About the Author

Edward Glaeser, one of the country's leading urban economists, is the Fred and Eleanor Glimp Professor of Economics at Harvard University. He lives in Weston, Massachusetts.

Table of Contents

Introductionand#8195;1

and#160;1.and#160;American Rustand#8195;19

and#160;2.and#160;Smart Labor: Microchips, Movies, and Multipliersand#8195;45

and#160;3.and#160;The Great Divergenceand#8195;73

and#160;4.and#160;Forces of Attractionand#8195;121

and#160;5.and#160;The Inequality of Mobility and Cost of Livingand#8195;154

and#160;6.and#160;Poverty Traps and Sexy Citiesand#8195;178

and#160;7.and#160;The New and#8220;Human Capital Centuryand#8221;and#8195;215

Acknowledgmentsand#8195;251

Notesand#8195;253

Referencesand#8195;269

Indexand#8195;279

What Our Readers Are Saying

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madison.daisy, August 18, 2012 (view all comments by madison.daisy)
Excited to read this book for my first PSU HONORS course in the fall :)
Was this comment helpful? | Yes | No

Product Details

ISBN:
9780143120544
Author:
Glaeser, Edward
Publisher:
Penguin Books
Author:
Moretti, Enrico
Subject:
Sociology - Urban
Subject:
Sociology-Urban Studies
Subject:
Careers
Edition Description:
Cloth
Publication Date:
20120131
Binding:
TRADE PAPER
Grade Level:
from 12
Language:
English
Illustrations:
15-20 maps, charts
Pages:
304
Dimensions:
8 x 5.31 in 0.61 lb
Age Level:
from 18

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Related Subjects

Arts and Entertainment » Architecture » Urban Planning
Business » General
Business » Management
Business » Writing
Featured Titles » Science
History and Social Science » Sale Books
History and Social Science » Sociology » General
History and Social Science » Sociology » Urban Studies » City Specific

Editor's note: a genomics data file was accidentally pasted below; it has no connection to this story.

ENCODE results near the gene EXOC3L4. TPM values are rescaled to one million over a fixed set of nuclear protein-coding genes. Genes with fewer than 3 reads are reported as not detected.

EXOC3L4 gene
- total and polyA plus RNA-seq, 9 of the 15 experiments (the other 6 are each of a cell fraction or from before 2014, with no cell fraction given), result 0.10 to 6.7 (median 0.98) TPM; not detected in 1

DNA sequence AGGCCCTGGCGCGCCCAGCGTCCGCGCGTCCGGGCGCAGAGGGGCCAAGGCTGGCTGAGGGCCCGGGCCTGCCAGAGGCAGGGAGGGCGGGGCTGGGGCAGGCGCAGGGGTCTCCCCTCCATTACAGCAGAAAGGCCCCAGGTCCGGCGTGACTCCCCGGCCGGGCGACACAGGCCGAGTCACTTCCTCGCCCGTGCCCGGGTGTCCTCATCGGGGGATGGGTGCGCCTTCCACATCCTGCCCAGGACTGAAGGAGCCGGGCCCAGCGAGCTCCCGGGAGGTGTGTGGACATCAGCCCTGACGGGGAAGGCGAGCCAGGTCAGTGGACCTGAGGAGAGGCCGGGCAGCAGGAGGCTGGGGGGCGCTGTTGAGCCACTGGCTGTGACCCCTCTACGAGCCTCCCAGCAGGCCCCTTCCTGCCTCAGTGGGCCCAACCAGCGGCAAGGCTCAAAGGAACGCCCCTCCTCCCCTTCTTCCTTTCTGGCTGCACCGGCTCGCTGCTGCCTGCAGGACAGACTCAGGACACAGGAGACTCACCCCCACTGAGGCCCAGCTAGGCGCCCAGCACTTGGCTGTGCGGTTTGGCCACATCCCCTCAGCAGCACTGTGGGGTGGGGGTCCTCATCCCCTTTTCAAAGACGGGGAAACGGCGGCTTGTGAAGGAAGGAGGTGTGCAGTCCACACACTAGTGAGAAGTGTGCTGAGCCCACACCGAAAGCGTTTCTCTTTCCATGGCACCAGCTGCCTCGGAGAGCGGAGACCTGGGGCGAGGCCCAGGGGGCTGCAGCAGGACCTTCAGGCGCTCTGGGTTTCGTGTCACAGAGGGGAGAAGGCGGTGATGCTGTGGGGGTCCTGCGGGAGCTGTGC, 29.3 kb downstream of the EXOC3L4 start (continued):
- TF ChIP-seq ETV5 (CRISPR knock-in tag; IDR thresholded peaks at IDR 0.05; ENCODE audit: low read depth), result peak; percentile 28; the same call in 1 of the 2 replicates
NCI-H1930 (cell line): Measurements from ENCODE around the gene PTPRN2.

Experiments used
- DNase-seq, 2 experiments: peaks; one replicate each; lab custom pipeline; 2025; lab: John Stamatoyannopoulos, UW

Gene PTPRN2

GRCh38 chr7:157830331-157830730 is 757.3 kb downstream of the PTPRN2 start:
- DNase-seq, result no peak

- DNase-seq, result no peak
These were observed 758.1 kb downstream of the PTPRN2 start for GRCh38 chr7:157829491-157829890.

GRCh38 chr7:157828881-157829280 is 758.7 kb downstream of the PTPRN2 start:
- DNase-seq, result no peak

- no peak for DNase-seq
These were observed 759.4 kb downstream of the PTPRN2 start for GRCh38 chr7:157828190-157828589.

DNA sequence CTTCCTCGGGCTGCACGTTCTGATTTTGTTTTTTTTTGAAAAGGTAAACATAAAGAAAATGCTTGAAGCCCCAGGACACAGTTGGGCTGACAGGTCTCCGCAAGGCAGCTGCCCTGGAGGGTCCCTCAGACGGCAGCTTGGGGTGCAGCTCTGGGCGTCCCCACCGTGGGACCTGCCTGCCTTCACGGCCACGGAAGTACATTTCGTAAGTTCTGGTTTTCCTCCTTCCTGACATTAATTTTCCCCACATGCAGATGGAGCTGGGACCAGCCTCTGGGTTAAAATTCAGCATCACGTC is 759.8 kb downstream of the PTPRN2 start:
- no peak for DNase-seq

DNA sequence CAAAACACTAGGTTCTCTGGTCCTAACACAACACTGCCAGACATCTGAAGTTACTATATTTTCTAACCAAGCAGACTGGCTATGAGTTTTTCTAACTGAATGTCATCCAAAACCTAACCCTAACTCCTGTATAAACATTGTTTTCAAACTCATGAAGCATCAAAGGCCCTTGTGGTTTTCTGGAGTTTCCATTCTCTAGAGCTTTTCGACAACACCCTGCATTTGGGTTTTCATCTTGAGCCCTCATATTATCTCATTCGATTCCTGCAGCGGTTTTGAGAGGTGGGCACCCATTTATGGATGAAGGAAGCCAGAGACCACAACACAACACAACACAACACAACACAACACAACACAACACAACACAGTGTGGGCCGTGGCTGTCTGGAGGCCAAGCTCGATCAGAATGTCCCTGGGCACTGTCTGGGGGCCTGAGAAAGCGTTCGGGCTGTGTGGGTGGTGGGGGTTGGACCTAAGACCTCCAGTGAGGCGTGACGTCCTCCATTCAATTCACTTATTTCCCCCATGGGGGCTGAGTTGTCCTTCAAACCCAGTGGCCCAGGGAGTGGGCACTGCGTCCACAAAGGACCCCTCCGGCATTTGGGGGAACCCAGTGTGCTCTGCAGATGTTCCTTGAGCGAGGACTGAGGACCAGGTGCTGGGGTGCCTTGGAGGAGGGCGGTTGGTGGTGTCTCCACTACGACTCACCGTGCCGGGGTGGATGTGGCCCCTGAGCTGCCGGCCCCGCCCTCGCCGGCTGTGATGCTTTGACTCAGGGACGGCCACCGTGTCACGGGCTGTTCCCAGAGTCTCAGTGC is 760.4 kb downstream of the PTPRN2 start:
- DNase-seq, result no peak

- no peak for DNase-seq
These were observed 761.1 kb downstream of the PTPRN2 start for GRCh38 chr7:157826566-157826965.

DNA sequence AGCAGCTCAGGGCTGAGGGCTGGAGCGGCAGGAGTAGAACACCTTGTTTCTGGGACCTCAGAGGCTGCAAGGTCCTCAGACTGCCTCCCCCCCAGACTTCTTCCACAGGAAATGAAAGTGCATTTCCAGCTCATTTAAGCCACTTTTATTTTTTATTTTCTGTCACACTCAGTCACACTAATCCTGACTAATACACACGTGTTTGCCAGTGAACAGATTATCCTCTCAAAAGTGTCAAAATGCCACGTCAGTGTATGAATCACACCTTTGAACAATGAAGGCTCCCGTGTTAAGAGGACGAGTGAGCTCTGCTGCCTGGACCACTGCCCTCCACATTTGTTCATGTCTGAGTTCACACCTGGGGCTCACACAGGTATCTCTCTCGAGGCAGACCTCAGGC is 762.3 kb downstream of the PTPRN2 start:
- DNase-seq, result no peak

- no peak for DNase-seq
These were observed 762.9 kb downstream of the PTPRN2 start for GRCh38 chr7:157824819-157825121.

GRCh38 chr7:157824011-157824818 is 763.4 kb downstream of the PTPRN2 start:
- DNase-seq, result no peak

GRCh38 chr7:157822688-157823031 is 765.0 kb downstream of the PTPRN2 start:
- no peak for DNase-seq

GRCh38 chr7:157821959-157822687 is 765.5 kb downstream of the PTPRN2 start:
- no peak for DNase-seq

History and Social Science » Sociology » Urban Studies » General
History and Social Science » World History » General

Triumph of the City: How Our Greatest Invention Makes Us Richer, Smarter, Greener, Healthier, and Happier New Trade Paper
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$16.00 In Stock
Product details 304 pages Penguin Books - English 9780143120544 Reviews:
"Synopsis" by , An economist at Berkeley looks at the major shifts taking place in the U.S. economy and reveals the surprising winners and losersand#8212;specifically, which kinds of jobs will drive economic growth and where theyand#8217;ll be locatedand#8212;while exploring how communities can transform themselves into dynamic innovation hubs.
"Synopsis" by ,

A pioneering urban economist presents a myth-shattering look at the majesty and greatness of cities.

America is an urban nation, yet cities get a bad rap: they're dirty, poor, unhealthy, environmentally unfriendly . . . or are they? In this revelatory book, Edward Glaeser, a leading urban economist, declares that cities are actually the healthiest, greenest, and richest (in both cultural and economic terms) places to live. He travels through history and around the globe to reveal the hidden workings of cities and how they bring out the best in humankind. Using intrepid reportage, keen analysis, and cogent argument, Glaeser makes an urgent, eloquent case for the city's importance and splendor, offering inspiring proof that the city is humanity's greatest creation and our best hope for the future.